“The Southeastern states, if you include Florida, would be the sixth largest country in the world,” he continues. “Larger than Germany. In terms of the total carbon emissions, the U.S. Southeast is a very important world player.
“The Southeastern states as governments have, for the most part, sued EPA to stop EPA from enforcing carbon reduction rules and is not a national leader in promoting renewable power. From a policy perspective, this is one reason why private action is so important.”
Changing a mindset
Vandenbergh, along with Jonathan Gilligan, Vanderbilt associate professor of earth and environmental sciences, has a book coming out this fall called “Beyond Politics: The Private Governance Response to Climate Change,” that addresses the actions taken in the private sector that are the most promising opportunities to reduce the risks of climate change, buying time, while government plays catchup.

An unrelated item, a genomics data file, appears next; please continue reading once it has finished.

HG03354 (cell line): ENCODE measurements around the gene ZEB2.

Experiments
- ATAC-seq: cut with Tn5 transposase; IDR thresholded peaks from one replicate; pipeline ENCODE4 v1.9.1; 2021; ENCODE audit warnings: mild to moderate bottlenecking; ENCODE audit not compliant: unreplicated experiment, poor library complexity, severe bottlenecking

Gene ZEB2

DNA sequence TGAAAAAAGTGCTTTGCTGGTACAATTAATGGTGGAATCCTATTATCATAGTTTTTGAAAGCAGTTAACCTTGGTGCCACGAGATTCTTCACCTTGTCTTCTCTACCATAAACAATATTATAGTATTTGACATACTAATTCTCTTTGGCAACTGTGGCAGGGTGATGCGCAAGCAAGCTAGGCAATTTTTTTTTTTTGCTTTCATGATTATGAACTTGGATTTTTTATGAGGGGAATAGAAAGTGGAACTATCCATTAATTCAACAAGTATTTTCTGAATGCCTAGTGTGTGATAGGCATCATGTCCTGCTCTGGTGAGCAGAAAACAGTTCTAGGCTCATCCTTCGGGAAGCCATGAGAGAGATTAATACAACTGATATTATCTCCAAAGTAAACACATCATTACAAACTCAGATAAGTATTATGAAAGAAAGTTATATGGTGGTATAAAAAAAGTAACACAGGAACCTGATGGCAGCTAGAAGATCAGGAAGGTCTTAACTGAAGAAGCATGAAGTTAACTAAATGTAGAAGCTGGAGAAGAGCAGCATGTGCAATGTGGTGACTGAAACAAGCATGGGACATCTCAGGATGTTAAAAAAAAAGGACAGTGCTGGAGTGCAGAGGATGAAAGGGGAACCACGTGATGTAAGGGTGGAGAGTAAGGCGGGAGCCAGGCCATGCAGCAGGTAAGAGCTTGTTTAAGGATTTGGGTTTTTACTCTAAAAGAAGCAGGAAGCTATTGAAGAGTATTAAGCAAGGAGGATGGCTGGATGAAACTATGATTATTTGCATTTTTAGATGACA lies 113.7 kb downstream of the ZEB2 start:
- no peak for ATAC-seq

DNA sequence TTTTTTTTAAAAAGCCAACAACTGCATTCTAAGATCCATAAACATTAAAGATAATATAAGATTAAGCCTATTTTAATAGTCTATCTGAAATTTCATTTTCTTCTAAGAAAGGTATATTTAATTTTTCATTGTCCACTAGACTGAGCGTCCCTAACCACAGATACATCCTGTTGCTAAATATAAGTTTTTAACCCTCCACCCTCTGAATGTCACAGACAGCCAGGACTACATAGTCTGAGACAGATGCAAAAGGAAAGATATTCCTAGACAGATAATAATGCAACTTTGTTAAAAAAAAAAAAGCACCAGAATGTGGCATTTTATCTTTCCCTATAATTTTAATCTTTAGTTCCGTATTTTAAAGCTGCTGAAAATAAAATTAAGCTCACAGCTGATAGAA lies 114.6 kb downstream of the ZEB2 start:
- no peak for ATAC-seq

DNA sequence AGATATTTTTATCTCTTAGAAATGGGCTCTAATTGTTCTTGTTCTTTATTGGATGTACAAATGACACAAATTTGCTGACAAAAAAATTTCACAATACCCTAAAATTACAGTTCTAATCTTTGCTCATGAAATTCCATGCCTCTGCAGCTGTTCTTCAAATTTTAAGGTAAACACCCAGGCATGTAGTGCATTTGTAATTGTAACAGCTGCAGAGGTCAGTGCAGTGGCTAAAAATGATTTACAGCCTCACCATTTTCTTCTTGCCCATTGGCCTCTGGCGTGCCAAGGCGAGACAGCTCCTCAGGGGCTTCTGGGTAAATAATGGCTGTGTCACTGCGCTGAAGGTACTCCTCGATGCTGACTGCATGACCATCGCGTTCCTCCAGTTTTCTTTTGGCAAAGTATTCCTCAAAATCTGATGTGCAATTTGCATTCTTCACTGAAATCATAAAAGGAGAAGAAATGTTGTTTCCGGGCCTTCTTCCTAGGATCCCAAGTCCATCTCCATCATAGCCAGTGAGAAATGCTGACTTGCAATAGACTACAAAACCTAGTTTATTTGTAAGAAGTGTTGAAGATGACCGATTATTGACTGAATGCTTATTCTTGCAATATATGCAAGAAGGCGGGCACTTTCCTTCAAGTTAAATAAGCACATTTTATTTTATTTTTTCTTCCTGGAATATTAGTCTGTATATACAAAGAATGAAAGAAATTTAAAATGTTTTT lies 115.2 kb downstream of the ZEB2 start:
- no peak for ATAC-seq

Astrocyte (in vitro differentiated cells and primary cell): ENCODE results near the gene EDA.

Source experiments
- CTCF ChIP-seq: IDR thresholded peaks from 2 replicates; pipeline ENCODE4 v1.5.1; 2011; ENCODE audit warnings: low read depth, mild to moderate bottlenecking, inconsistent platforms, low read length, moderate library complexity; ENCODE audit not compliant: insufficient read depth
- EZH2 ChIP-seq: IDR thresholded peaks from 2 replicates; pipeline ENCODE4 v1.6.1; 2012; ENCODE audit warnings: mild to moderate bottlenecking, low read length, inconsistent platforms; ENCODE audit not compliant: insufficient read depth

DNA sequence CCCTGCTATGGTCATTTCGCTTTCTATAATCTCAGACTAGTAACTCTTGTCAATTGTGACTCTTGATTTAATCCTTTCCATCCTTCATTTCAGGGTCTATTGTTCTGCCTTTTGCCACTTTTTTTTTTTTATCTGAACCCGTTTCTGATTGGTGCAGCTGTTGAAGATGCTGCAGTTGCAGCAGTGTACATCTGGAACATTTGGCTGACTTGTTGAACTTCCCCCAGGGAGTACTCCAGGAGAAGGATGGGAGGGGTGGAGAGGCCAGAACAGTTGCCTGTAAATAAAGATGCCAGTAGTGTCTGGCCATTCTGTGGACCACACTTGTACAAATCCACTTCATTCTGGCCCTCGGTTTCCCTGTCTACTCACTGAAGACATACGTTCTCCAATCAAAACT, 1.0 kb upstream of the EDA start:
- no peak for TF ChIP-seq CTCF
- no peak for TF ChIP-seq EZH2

“If you’re running a business and someone came to you in the board room and said that 90 percent of the experts on a particular topic think that something is going to happen, they would at least account for it in some very important way, even if they didn’t agree or think that something should be done,” Vandenbergh explains.
The book draws on law, policy, social science and climate science to demonstrate how private initiatives are already bypassing government inaction, and is an extension of the work Vandenbergh and Gilligan have been immersed in for more than a decade –concerning issues related to what businesses and other private sector actors can do, and are doing, about climate change.
“Many people in the business sector are acting in good faith to try to reduce costs and to reduce their footprint,’’ Vandenbergh explains. “I think that many of the utilities are trying to move in the right direction as well.